Helicobacter pylori genome found in the stomach of a 5300-year-old Ice man

 Oetzi the Iceman

Oetzi the Iceman

Oetzi the Iceman was found in 1991 in the high Oetzal Alps that span Italy and Austria.  He is a mummy who gained popularity in the scientific community because of how well he was preserved and thus the potential to provide a glimpse into Europe’s past (he is thought to be around 5,300 years old, alive in the European Copper Age).  Many studies have examined his diet, health, and genetics, but recently researchers were able to discover identify and examine his stomach and intestines.  Biopsy samples were collected and PCR analysis determined the presence of the gram-negative bacteria Helicobacter pylori

H. pylori can be found in about half of the world’s population, and while research has pointed to the harmful effects of this bacterial strain, recent work has supported that the bacteria can in fact protect against some illness such as acid reflux and asthma.  However, extensive characterizing Oetzi Iceman’s H. pylori could also shed light on ancient human migration patterns.  Specifically, modern strains of H. pylori are assigned to distinct populations based on their geographical heritage, originating from either ancestral Asian populations (AE1) or hybrids between North Africa and Europe (AE2).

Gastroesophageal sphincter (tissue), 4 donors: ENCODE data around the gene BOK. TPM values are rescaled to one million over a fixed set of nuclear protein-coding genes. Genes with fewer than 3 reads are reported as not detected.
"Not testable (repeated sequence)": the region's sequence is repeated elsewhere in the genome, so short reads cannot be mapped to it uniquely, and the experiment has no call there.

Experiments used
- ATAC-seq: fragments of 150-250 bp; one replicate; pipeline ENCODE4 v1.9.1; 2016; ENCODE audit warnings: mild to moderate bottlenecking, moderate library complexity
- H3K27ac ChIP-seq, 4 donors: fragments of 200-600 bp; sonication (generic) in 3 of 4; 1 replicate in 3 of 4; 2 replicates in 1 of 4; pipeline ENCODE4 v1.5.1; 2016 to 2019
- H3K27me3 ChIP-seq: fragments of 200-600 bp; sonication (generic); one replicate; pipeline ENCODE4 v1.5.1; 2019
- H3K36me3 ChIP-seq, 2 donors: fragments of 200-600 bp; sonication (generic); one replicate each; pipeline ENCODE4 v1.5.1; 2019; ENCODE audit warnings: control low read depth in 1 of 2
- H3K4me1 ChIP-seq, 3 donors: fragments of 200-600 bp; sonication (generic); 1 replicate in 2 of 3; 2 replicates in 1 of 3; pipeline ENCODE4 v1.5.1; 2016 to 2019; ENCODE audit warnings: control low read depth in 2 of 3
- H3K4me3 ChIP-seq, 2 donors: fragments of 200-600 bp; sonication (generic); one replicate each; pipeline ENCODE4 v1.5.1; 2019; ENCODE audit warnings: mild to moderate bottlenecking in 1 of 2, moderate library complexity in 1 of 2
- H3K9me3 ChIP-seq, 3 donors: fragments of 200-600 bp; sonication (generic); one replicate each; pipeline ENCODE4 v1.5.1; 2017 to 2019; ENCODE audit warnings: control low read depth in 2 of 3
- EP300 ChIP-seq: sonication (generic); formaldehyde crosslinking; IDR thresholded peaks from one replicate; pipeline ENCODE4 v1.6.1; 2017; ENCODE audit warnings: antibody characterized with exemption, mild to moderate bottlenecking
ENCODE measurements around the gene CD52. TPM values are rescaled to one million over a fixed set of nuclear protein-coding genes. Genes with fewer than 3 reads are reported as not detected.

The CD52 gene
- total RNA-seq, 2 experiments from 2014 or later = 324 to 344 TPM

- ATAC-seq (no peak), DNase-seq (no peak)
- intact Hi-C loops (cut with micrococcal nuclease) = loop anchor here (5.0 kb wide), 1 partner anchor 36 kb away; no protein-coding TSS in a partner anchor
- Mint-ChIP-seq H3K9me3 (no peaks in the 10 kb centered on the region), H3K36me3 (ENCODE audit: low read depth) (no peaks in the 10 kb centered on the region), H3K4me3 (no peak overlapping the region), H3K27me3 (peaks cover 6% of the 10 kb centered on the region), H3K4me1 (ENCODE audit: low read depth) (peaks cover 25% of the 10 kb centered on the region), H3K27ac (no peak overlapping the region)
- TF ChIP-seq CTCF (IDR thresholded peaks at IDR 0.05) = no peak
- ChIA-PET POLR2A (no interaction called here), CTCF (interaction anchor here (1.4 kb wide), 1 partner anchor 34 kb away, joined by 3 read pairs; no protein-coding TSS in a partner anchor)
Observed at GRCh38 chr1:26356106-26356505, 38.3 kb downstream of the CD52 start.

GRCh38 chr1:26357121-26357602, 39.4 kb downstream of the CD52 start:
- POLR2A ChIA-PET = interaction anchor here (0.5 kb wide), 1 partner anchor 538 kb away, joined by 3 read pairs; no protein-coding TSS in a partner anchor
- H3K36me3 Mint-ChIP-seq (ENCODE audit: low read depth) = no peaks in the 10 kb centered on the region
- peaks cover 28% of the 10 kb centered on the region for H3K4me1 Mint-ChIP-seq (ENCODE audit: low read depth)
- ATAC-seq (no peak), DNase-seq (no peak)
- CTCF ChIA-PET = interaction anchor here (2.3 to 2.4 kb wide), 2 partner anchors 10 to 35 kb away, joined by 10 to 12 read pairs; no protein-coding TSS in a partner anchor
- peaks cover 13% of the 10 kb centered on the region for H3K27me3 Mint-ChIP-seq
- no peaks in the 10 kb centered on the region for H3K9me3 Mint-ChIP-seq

Comparative whole genome analysis showed that Oetzi Iceman’s H. pylori genome has highest similarity to three apAsia2 H. pylori genomes from India, and further high-resolution analysis of ancestral motifs revealed a co-ancestral matrix, showing that H. pylori shares ancestry with Indian strains but also with most European strains.  Low levels of H. pylori ancestry was shared with the AE2 ancestry, which was interesting to scientists as it suggests AE2 introgression into Europe after the Copper Age.  This was later than what has been proposed previously by the scientific community.  Ultimately, these findings showed that Oetzi Iceman had H. pylori with strong AE1 genetic Asian origins, suggesting that the AE2 bacteria from African heritage began arriving after the Copper Age of European civilization.  

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